Salford's Ordsall Hall reveals result of £6.5m facelift

A historic Salford manor house will welcome visitors again after the completion of a £6.5m facelift.

Ordsall Hall was closed in 2009 to allow restoration and renovation work to take place on both the inside and outside of the building.

The project has meant areas of the hall will open to the public for the first time.

Walter Greenhalgh, who volunteers at Ordsall, said it was "great to see it being brought back to life like this".

Originally built around 1351 during the reign of Edward III, the hall reached the peak of its grandeur in the Tudor era.

The restoration of the building has concentrated on returning it to the way it looked in this period.

Mr Greenhalgh said work on the exterior to do this had meant working on the majority of the walls, which "Victorians, in their wisdom, decided to paint all black".

"We've stripped all that off now, which has revealed the original woodwork," he said.

Inside the hall, areas such as the Great Chamber have been opened up for the first time and Ordsall's manager, Liz McNabb, said that the process of restoration had revealed some surprising details.

"There were some paintings discovered on the roof brace which show pomegranates with oak leaves around them," she said.

"It's amazing that they have survived, but they are quite faded, so we have reproduced them on the other side."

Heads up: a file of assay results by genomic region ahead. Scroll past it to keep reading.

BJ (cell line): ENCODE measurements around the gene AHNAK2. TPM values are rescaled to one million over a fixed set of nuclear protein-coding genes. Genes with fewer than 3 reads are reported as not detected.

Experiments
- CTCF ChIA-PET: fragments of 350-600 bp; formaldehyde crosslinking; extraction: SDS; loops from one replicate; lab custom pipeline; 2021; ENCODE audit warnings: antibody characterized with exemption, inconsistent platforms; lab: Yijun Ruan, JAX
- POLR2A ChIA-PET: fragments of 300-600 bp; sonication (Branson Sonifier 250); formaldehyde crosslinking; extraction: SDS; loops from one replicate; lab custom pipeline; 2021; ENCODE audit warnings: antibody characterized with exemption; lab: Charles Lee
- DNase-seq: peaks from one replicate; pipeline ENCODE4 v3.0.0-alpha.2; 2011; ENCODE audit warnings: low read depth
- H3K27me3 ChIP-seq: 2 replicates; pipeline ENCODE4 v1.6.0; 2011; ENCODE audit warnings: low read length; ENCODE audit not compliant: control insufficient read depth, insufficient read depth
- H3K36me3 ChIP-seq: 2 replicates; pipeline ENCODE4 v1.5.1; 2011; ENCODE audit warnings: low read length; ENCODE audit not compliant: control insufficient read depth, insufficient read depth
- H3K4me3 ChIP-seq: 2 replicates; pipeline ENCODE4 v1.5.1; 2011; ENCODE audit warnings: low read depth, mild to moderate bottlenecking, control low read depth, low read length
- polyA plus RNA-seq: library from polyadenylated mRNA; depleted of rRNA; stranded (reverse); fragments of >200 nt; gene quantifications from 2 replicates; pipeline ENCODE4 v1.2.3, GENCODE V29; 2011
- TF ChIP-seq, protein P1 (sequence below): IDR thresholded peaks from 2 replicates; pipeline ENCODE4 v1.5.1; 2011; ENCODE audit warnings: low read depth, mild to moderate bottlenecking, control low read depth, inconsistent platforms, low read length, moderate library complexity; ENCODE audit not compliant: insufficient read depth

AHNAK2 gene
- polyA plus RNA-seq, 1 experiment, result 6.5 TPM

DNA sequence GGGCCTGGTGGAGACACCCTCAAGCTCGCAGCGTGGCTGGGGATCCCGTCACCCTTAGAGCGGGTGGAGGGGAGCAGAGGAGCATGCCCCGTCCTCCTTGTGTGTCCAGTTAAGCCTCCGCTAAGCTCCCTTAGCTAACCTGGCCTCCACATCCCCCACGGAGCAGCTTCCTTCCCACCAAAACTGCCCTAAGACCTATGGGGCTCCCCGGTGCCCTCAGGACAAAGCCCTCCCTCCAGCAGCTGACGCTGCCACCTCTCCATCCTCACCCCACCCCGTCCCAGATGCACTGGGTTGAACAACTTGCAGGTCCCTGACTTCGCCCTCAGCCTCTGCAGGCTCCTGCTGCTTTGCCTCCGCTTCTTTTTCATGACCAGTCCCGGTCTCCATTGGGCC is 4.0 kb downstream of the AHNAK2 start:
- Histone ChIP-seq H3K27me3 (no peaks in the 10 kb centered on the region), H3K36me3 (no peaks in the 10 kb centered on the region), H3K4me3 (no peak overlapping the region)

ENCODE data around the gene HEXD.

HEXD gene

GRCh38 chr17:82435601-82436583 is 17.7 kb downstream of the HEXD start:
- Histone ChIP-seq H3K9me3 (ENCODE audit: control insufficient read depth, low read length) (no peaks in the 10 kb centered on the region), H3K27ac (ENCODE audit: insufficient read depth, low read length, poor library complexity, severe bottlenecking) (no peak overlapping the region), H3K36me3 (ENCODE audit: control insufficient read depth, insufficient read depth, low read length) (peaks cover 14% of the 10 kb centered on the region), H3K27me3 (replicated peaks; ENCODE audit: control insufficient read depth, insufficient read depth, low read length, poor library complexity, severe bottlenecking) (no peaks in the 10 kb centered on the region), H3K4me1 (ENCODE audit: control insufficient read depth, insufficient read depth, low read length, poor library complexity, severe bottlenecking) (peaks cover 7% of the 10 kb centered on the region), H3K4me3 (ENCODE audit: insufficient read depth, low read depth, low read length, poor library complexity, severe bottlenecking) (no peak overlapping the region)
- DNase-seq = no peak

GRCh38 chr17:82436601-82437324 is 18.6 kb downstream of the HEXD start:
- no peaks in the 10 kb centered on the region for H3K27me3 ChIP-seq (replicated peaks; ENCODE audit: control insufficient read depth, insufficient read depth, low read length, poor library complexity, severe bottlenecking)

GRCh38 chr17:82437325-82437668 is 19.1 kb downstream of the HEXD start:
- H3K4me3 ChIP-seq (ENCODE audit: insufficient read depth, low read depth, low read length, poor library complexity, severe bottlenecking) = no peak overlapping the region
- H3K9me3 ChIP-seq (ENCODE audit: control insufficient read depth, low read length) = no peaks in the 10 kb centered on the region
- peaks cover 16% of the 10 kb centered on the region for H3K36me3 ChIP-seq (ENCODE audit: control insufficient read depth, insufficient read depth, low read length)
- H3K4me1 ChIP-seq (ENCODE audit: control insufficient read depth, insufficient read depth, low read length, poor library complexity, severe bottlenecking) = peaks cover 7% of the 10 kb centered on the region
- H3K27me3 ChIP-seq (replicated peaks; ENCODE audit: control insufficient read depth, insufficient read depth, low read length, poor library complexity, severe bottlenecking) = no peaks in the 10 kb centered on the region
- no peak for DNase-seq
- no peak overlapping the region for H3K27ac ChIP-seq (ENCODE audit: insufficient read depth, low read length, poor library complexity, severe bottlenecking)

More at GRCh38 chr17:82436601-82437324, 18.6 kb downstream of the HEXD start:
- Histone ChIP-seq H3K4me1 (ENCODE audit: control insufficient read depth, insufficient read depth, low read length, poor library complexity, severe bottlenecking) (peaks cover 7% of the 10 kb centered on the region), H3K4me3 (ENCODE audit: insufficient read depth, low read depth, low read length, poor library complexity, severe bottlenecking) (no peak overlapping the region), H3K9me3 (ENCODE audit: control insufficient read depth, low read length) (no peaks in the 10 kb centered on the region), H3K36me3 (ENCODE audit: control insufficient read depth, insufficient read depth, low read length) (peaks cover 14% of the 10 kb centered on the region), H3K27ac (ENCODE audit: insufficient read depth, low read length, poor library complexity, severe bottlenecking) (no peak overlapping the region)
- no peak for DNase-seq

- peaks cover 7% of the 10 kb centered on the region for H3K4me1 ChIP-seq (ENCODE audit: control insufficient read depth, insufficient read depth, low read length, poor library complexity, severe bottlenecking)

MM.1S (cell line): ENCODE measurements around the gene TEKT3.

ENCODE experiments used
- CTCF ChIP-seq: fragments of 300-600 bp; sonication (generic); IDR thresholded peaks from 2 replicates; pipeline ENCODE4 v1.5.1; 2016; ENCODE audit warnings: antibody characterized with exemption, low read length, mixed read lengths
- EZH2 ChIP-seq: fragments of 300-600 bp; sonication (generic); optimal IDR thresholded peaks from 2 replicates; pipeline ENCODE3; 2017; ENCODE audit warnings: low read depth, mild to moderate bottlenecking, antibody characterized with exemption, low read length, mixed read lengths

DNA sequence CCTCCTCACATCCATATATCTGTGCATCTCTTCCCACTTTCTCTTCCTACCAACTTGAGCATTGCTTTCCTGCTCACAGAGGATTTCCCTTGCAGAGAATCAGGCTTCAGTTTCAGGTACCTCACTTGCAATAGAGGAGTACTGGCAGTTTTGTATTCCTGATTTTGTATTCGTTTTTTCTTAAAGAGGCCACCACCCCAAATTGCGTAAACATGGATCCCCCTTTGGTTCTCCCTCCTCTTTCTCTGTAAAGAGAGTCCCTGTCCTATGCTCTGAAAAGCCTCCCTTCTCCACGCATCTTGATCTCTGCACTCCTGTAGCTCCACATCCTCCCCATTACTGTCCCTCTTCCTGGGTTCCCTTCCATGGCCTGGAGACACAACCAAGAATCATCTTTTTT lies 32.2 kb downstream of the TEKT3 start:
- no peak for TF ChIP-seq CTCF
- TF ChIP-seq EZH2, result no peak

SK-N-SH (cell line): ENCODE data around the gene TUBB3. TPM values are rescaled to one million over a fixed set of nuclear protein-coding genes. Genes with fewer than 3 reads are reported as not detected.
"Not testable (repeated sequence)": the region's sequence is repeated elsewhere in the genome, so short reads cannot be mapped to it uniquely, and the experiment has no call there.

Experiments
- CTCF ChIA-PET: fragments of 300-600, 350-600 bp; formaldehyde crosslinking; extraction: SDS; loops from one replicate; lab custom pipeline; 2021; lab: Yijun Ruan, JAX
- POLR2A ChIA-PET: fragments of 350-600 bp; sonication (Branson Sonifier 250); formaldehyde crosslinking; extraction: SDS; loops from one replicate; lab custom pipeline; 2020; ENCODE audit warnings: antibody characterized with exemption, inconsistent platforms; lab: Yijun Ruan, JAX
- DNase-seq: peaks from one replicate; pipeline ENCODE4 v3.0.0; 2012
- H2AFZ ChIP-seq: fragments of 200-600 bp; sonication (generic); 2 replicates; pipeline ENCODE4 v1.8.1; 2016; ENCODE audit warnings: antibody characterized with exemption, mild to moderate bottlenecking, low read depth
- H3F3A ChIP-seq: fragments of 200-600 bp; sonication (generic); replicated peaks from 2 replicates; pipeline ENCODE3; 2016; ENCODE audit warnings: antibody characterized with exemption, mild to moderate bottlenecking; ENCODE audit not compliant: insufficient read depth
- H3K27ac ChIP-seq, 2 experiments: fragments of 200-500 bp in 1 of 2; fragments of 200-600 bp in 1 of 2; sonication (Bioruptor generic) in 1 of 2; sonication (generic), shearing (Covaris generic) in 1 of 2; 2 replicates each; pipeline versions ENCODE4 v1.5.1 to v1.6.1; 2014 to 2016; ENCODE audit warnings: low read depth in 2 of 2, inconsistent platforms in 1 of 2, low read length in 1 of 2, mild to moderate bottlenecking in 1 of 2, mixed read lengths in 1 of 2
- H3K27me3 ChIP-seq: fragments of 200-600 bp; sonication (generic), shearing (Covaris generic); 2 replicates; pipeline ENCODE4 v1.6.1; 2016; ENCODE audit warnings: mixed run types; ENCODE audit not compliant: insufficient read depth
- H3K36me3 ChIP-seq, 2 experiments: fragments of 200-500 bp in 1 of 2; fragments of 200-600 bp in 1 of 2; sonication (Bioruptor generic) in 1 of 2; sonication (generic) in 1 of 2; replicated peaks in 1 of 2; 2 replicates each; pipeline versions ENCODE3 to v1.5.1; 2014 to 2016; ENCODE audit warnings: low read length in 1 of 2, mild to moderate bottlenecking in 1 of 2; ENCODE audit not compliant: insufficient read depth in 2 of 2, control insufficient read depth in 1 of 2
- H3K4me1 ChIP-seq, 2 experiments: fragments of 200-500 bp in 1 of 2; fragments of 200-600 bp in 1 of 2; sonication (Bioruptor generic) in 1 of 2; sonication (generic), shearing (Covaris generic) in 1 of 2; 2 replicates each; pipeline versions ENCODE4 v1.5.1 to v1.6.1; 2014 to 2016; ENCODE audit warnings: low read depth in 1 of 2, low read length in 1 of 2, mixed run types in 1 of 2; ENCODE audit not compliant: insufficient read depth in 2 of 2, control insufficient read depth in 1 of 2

Councillor Barry Warner, lead member for culture, leisure and sport at Salford City Council, has been key to the renovation project.

He said the hall was "one of the region's oldest buildings and is a huge asset to the city and the wider community".

"We have a great responsibility to maintain buildings such as Ordsall as a way to preserve the city's history," he said.

"In recent years, Salford has gone through a period of intense development and we have seen some magnificent new buildings arriving in the city, but we still need to protect these old treasures that give our children the opportunity to learn how life has changed and see first hand how people used to live."

He said that he had been very proud to be involved with the project and that "hopefully the work we have done will help to preserve this building for another 700 years".

The restoration project was funded by £4.1m from the Heritage Lottery Fund, with a further £2.4m raised by Salford City Council, donations and other grants.

Ordsall Hall reopens to the public on Sunday.

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